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Angles, curves, and half-walls uncramp three rooms.

Opening up this traditional but cramped kitchen, dining, and living room arrangement gave all three rooms a sense of spaciousness without loss of order or room definition.

At the former boundary of Patty and Peter Till's kitchen, Seattle architect Gene Gudger cut down two walls to 45 inches high and built a long, continuous counter 36 inches high next to them--creating, in effect, a 22-foot-long "island" between the kitchen and adjacent living and dining areas. Generous cabinets, opening to both sides of the island, provide ample storage space. Two posts beside the dining area help support the overhead loads.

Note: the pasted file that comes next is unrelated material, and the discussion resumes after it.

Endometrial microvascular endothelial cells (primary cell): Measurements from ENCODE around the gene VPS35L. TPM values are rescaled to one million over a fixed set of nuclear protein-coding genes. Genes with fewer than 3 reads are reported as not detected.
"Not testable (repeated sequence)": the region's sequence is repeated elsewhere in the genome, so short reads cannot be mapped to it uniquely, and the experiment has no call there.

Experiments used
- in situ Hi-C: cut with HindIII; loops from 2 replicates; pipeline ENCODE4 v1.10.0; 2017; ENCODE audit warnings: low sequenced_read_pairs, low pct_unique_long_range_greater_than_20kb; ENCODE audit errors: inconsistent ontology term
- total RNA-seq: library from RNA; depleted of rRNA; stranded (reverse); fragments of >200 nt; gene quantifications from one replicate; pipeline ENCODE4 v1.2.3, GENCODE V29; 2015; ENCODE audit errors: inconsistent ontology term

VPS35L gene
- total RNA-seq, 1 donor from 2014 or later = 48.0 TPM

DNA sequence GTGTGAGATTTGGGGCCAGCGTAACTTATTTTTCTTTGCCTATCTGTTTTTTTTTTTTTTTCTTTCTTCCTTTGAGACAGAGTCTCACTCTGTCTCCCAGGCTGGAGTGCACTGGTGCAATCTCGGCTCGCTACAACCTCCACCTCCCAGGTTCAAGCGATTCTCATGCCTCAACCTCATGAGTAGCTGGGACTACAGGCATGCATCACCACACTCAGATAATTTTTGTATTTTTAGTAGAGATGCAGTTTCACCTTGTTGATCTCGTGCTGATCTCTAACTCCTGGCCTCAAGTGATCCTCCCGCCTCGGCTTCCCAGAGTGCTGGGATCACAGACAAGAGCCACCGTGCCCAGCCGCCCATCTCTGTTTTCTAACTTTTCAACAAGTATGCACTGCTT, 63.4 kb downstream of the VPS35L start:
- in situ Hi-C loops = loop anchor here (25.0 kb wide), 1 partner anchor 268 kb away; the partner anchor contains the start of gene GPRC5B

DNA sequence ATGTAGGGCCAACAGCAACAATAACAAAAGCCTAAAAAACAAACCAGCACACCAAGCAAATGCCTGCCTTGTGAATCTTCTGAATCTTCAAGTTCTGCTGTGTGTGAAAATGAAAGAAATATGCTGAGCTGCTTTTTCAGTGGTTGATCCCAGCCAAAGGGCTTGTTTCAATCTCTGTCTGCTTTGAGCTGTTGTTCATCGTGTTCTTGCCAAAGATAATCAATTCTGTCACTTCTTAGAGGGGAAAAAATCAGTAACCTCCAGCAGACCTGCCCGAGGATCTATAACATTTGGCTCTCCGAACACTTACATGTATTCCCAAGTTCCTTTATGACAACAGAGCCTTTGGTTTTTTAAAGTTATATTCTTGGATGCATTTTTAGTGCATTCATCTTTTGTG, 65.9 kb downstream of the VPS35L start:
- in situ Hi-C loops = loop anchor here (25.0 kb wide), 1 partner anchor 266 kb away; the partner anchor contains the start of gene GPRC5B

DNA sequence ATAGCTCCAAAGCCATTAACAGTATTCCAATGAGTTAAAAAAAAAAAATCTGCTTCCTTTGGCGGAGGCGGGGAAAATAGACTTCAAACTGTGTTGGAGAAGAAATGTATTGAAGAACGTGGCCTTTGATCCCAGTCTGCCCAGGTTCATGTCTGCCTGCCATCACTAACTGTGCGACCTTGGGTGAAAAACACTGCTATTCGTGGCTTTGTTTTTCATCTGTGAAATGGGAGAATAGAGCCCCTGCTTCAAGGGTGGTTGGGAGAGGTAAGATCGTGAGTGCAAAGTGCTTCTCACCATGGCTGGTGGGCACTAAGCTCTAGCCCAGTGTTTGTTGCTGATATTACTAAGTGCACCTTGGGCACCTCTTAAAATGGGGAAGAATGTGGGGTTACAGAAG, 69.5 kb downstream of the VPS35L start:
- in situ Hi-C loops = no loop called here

At the curve in the island, the wall reaches the ceiling, covering other major support posts and making room for a large appliance garage. Behind those cabines, the full-height wall curves above the half-walls (see drawing) to visually ease the corner between living and dining areas.
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Date:Feb 1, 1984
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